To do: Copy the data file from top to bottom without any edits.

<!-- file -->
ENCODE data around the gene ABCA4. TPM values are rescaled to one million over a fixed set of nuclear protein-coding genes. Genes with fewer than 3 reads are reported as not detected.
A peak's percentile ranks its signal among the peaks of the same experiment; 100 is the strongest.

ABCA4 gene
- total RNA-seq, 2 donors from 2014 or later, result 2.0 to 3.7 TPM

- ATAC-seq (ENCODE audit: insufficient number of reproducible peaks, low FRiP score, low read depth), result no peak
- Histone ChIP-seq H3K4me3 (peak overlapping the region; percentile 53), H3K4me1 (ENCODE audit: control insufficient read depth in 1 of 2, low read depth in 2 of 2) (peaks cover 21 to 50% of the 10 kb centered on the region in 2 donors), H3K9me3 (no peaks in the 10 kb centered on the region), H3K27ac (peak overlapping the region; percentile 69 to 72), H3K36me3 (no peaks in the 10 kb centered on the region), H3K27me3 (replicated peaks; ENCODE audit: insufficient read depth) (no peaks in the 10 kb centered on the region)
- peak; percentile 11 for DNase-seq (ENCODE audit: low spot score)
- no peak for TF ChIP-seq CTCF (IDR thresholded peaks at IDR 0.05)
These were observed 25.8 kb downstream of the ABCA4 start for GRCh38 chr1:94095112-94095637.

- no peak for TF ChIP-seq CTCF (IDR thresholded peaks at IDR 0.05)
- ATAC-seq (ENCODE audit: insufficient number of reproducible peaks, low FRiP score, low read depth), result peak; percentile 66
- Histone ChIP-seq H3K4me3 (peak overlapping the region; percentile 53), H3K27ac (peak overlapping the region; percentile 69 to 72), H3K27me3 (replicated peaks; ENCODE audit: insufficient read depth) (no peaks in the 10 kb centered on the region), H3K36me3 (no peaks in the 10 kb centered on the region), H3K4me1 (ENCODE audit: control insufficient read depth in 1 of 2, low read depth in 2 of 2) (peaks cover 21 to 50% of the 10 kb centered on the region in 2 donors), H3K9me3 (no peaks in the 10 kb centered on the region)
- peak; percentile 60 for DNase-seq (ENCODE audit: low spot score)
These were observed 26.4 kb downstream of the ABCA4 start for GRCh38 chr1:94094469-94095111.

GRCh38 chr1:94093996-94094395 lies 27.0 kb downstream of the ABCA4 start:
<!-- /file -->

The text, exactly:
ENCODE data around the gene ABCA4. TPM values are rescaled to one million over a fixed set of nuclear protein-coding genes. Genes with fewer than 3 reads are reported as not detected.
A peak's percentile ranks its signal among the peaks of the same experiment; 100 is the strongest.

ABCA4 gene
- total RNA-seq, 2 donors from 2014 or later, result 2.0 to 3.7 TPM

- ATAC-seq (ENCODE audit: insufficient number of reproducible peaks, low FRiP score, low read depth), result no peak
- Histone ChIP-seq H3K4me3 (peak overlapping the region; percentile 53), H3K4me1 (ENCODE audit: control insufficient read depth in 1 of 2, low read depth in 2 of 2) (peaks cover 21 to 50% of the 10 kb centered on the region in 2 donors), H3K9me3 (no peaks in the 10 kb centered on the region), H3K27ac (peak overlapping the region; percentile 69 to 72), H3K36me3 (no peaks in the 10 kb centered on the region), H3K27me3 (replicated peaks; ENCODE audit: insufficient read depth) (no peaks in the 10 kb centered on the region)
- peak; percentile 11 for DNase-seq (ENCODE audit: low spot score)
- no peak for TF ChIP-seq CTCF (IDR thresholded peaks at IDR 0.05)
These were observed 25.8 kb downstream of the ABCA4 start for GRCh38 chr1:94095112-94095637.

- no peak for TF ChIP-seq CTCF (IDR thresholded peaks at IDR 0.05)
- ATAC-seq (ENCODE audit: insufficient number of reproducible peaks, low FRiP score, low read depth), result peak; percentile 66
- Histone ChIP-seq H3K4me3 (peak overlapping the region; percentile 53), H3K27ac (peak overlapping the region; percentile 69 to 72), H3K27me3 (replicated peaks; ENCODE audit: insufficient read depth) (no peaks in the 10 kb centered on the region), H3K36me3 (no peaks in the 10 kb centered on the region), H3K4me1 (ENCODE audit: control insufficient read depth in 1 of 2, low read depth in 2 of 2) (peaks cover 21 to 50% of the 10 kb centered on the region in 2 donors), H3K9me3 (no peaks in the 10 kb centered on the region)
- peak; percentile 60 for DNase-seq (ENCODE audit: low spot score)
These were observed 26.4 kb downstream of the ABCA4 start for GRCh38 chr1:94094469-94095111.

GRCh38 chr1:94093996-94094395 lies 27.0 kb downstream of the ABCA4 start: